Pamela Kinsey, Lori Spruce, Kate Smith, Pam Chernesky, Julie Richard, Winter Retreat 2020

This past year the group took a deep dive into their own organizational structure, assessing and clarifying their policies and processes. Even through the pandemic, the Leadership Teams met and solicited input from the entire membership, and determined a new name, a refined mission, and a new logo. “We chose the whirling maple seed pod as our new symbol because we felt it reflected the best of what we do – taking new ideas, learning and sharing together, then planting them throughout our school communities,” said Jennie Driscoll, visual art educator at Brunswick High School and Vision Team member. “It’s got our energy.”  

In 2020 they also delivered a virtual Summer Institute to 50 VPA educators, addressing the social and emotional resiliency needed this year. In addition, many members led efforts to support and connect with other teachers quickly adjusting to online instruction, leading virtual seminars through the Maine Department of Education and the Maine Arts Commission.

Group exercise at Winter Retreat, 2020

 “MALI grew a wealth of resources and committed members over the years,” said the current Director of Arts Education for the Maine Arts Commission, Martha Piscuskas, referring to the online Resource Bank and Arts Assessment Resources website, available free to all teachers. “We wanted to build on those strengths.” In addition to the professional development programs, next steps include creating an advisory council, streamlining their web presence, and continued advocacy for the sector. 

The group formed in 2010 to focus on student assessments, an emerging need for visual and performing arts teachers at that time. After learning from other states, a small group of educators led by Argy Nestor, the former Director of Arts Education at the Commission, Rob Westerberg, Choral Director at York High School, and Catherine Ring, former school administrator and art teacher, created the Maine Arts Assessment Initiative. They established the multi-day Summer Institute, sharing a framework and best practices for successful arts assessment in the classroom. “We quickly became the assessment experts in our schools,” said Sturtevant.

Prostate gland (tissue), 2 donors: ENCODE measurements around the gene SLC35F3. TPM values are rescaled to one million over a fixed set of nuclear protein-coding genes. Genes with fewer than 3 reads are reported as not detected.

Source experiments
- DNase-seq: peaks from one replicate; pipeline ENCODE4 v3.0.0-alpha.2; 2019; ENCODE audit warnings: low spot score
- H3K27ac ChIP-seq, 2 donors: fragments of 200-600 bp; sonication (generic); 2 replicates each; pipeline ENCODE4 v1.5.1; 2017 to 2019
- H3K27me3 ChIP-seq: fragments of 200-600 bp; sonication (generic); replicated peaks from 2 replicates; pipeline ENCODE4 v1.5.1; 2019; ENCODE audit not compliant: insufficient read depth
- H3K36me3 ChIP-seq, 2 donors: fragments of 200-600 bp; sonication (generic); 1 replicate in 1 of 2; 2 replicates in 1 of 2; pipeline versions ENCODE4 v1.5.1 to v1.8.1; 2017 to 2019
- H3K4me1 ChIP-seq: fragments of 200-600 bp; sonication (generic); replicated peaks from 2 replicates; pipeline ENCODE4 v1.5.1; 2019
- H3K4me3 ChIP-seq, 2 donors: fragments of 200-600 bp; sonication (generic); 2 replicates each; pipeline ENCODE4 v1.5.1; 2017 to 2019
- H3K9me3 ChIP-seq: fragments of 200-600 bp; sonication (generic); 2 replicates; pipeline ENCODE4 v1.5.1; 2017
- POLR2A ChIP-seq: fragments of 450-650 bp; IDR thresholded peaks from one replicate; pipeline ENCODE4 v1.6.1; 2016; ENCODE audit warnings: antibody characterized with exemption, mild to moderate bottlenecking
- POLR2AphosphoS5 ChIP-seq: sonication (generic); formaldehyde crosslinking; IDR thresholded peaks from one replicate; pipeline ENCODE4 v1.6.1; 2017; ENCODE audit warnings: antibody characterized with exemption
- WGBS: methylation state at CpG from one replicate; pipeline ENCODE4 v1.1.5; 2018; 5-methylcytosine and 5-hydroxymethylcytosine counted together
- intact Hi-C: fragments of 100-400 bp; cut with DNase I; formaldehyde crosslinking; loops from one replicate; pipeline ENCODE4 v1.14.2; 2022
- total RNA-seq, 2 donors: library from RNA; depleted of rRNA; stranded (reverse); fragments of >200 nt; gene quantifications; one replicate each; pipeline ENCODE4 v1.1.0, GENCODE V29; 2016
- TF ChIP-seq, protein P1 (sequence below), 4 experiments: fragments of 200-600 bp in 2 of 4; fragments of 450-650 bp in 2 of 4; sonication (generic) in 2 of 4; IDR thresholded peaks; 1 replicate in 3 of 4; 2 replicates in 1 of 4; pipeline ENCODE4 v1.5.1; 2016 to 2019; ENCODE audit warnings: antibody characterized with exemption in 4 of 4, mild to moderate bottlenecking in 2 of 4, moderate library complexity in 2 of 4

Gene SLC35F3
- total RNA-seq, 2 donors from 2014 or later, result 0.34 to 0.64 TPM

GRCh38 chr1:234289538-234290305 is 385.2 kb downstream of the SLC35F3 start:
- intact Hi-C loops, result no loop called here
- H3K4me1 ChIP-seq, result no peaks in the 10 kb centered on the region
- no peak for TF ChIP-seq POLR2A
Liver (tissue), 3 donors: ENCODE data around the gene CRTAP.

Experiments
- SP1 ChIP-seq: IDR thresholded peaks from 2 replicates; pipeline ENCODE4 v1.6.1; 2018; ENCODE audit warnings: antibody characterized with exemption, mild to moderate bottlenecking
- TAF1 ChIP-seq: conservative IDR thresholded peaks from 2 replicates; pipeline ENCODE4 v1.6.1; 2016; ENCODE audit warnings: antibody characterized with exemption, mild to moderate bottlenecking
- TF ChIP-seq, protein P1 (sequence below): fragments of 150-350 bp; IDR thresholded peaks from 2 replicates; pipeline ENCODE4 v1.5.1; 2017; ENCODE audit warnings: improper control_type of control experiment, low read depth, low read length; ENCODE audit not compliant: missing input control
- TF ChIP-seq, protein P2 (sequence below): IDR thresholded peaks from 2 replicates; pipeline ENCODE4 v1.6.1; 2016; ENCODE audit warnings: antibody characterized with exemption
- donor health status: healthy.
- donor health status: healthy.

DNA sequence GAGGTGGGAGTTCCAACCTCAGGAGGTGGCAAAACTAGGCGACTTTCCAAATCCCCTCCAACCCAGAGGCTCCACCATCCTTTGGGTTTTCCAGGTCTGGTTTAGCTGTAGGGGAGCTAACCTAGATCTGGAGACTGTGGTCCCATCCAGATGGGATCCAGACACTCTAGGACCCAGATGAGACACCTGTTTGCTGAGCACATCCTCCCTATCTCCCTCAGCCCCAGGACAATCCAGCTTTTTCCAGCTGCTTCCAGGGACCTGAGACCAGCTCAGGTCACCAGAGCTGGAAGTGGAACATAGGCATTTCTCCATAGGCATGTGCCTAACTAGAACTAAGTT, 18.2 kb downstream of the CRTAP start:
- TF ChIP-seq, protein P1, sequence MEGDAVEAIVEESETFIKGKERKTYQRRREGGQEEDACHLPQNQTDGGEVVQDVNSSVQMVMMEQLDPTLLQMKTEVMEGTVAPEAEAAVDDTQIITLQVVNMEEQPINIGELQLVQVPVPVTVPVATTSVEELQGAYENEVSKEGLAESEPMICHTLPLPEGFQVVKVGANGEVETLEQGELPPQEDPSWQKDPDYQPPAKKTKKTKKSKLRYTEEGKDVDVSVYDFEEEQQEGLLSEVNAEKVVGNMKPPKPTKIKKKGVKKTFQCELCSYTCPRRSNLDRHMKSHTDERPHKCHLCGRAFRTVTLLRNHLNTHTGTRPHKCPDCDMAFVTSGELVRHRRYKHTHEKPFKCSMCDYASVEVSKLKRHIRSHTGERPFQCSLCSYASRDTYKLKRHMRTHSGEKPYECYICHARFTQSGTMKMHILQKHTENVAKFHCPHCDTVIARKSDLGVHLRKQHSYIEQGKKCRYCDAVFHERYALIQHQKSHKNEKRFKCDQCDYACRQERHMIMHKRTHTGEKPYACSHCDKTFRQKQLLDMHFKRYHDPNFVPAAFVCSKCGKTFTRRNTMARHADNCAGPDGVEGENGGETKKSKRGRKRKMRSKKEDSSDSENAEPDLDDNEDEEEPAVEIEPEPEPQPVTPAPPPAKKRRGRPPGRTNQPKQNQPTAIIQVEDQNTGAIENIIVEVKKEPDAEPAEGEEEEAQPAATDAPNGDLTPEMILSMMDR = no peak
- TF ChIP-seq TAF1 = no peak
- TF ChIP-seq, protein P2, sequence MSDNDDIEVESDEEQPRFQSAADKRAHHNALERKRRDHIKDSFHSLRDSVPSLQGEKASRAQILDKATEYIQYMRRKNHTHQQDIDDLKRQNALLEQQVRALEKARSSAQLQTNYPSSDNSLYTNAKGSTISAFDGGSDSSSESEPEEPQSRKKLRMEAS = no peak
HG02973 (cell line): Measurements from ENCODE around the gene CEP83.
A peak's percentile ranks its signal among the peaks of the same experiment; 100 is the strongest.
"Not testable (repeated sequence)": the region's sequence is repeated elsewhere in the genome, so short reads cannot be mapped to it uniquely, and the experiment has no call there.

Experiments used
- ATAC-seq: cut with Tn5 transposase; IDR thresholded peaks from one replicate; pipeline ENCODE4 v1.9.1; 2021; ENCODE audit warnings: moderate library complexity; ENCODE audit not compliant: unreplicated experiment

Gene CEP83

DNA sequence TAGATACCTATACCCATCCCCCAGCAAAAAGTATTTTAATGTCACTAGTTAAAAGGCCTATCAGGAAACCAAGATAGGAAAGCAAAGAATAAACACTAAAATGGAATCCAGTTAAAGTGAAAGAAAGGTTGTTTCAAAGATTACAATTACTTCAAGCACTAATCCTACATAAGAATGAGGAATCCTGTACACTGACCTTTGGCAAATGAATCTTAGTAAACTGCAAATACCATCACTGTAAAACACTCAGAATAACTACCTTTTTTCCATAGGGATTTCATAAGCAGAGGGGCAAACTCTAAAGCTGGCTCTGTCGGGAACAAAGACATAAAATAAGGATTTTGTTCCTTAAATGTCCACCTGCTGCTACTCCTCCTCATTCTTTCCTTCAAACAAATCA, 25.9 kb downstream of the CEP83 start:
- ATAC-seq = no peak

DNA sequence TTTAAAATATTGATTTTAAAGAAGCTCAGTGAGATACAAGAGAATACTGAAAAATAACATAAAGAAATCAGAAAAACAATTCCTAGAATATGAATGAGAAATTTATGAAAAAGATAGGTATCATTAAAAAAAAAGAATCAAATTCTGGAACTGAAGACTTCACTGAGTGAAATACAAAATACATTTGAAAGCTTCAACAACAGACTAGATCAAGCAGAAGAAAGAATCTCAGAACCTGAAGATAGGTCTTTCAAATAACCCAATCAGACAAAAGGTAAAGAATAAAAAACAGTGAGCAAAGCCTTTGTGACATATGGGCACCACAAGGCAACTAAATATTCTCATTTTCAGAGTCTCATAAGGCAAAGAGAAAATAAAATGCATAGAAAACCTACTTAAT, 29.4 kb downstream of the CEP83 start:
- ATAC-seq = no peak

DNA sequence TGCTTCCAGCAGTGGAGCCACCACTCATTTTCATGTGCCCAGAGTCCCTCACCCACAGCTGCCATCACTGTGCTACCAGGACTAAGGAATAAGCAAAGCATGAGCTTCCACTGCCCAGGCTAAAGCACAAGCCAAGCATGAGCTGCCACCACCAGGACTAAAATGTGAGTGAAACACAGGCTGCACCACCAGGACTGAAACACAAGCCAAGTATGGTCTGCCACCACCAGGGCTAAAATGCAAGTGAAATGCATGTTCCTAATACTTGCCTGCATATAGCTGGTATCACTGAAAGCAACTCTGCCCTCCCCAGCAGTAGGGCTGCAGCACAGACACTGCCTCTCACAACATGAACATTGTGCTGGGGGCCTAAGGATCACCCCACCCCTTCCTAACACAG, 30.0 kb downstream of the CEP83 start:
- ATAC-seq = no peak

Hope Lord and Adele Drake, MALI Summer Institute 2017

In 2015 the group added “teacher voice” and advocacy to their mission, becoming the Maine Arts Leadership Initiative (MALI), again addressing emerging needs of the sector. “I never would have thought to seek out leadership positions, continue my graduate studies, or have presented at conferences without the support and influence of MALI,” said Iva Damon, visual art teacher and Humanities Department Head at Leavitt Area High School.    

For more information about MAEPL, and to learn about how to get involved, contact Director of Arts Education for the Maine Arts Commission, Martha Piscuskas at martha.piscuskas@maine.gov. Arts education resources developed over the years are accessible through the Maine Arts Commission’s website, https://mainearts.maine.gov/pages/programs/maai.

The Maine Arts Commission is a state agency supporting artists, arts organizations, educators, policy makers, and community developers to advance the arts in Maine since 1966.  www.Mainearts.com


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I Am Grateful for Dance

December 1, 2020

Thornton Academy Dance program

The dance education program at Thornton Academy is well established and meeting the needs of all learners who are deeply engaged in their learning. Thornton Dance educator and Maine Arts Leadership Initiative Teacher Leader Emma Campbell has high expectations and understands how to connect with all students.

Every year Emma has students respond to the question – What am I grateful for? In a non-Covid year student responses write their gratitude notes on giant cut out leaves and tape them to the mirror in the dance studio.

This year the assignment was adapted to replicate while students are at home this year. They use the Google app called jam board to draft the notes. So everyone contributes a sticky note and then they get to pick from that as groups of that makes sense. Students use this format so there was no need to learn a new concept for the project.

Emma splits the group into breakout rooms to brainstorm thoughts and ideas and recorded one voice from each group and sent Emma the recording. She screen recorded them saying the phrase. Emma takes the footage and voices and does the editing and uploaded it to YouTube. The results are below. A wonderful way to incorporate dance into student thoughts and the outcome is amazing! Thank you Emma and Thornton Academy dancers for sharing your love for dancing and your gratefulness during this season.